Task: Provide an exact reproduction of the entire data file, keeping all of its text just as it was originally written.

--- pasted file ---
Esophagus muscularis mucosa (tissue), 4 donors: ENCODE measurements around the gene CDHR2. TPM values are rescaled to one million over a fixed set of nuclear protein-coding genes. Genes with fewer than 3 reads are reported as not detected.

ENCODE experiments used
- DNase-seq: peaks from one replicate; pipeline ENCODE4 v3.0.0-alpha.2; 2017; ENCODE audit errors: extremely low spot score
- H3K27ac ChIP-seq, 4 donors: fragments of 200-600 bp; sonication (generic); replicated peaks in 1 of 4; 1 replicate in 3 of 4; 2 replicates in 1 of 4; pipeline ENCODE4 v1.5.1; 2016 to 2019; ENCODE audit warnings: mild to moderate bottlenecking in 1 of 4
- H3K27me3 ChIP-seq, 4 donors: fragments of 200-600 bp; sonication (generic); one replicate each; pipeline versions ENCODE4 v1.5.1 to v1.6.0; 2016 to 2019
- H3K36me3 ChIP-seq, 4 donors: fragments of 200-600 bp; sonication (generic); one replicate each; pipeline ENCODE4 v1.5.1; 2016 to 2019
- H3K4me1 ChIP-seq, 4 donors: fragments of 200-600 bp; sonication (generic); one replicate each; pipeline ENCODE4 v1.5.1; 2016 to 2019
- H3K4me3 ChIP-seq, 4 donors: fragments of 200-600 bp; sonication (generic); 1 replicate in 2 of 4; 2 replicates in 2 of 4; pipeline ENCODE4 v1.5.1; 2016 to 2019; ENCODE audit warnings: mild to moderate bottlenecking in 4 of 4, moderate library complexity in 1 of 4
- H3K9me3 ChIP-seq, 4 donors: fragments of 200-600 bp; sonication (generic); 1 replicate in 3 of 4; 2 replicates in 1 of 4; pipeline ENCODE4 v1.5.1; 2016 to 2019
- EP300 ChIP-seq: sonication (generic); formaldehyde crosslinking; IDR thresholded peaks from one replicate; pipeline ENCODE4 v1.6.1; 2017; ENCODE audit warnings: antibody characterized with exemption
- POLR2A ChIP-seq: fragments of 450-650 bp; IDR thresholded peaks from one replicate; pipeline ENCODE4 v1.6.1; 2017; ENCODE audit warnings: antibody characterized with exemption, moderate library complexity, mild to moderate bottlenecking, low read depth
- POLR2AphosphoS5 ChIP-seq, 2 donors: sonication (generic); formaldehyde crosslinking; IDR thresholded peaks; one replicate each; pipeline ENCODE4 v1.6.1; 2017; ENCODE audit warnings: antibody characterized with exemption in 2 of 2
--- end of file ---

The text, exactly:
Esophagus muscularis mucosa (tissue), 4 donors: ENCODE measurements around the gene CDHR2. TPM values are rescaled to one million over a fixed set of nuclear protein-coding genes. Genes with fewer than 3 reads are reported as not detected.

ENCODE experiments used
- DNase-seq: peaks from one replicate; pipeline ENCODE4 v3.0.0-alpha.2; 2017; ENCODE audit errors: extremely low spot score
- H3K27ac ChIP-seq, 4 donors: fragments of 200-600 bp; sonication (generic); replicated peaks in 1 of 4; 1 replicate in 3 of 4; 2 replicates in 1 of 4; pipeline ENCODE4 v1.5.1; 2016 to 2019; ENCODE audit warnings: mild to moderate bottlenecking in 1 of 4
- H3K27me3 ChIP-seq, 4 donors: fragments of 200-600 bp; sonication (generic); one replicate each; pipeline versions ENCODE4 v1.5.1 to v1.6.0; 2016 to 2019
- H3K36me3 ChIP-seq, 4 donors: fragments of 200-600 bp; sonication (generic); one replicate each; pipeline ENCODE4 v1.5.1; 2016 to 2019
- H3K4me1 ChIP-seq, 4 donors: fragments of 200-600 bp; sonication (generic); one replicate each; pipeline ENCODE4 v1.5.1; 2016 to 2019
- H3K4me3 ChIP-seq, 4 donors: fragments of 200-600 bp; sonication (generic); 1 replicate in 2 of 4; 2 replicates in 2 of 4; pipeline ENCODE4 v1.5.1; 2016 to 2019; ENCODE audit warnings: mild to moderate bottlenecking in 4 of 4, moderate library complexity in 1 of 4
- H3K9me3 ChIP-seq, 4 donors: fragments of 200-600 bp; sonication (generic); 1 replicate in 3 of 4; 2 replicates in 1 of 4; pipeline ENCODE4 v1.5.1; 2016 to 2019
- EP300 ChIP-seq: sonication (generic); formaldehyde crosslinking; IDR thresholded peaks from one replicate; pipeline ENCODE4 v1.6.1; 2017; ENCODE audit warnings: antibody characterized with exemption
- POLR2A ChIP-seq: fragments of 450-650 bp; IDR thresholded peaks from one replicate; pipeline ENCODE4 v1.6.1; 2017; ENCODE audit warnings: antibody characterized with exemption, moderate library complexity, mild to moderate bottlenecking, low read depth
- POLR2AphosphoS5 ChIP-seq, 2 donors: sonication (generic); formaldehyde crosslinking; IDR thresholded peaks; one replicate each; pipeline ENCODE4 v1.6.1; 2017; ENCODE audit warnings: antibody characterized with exemption in 2 of 2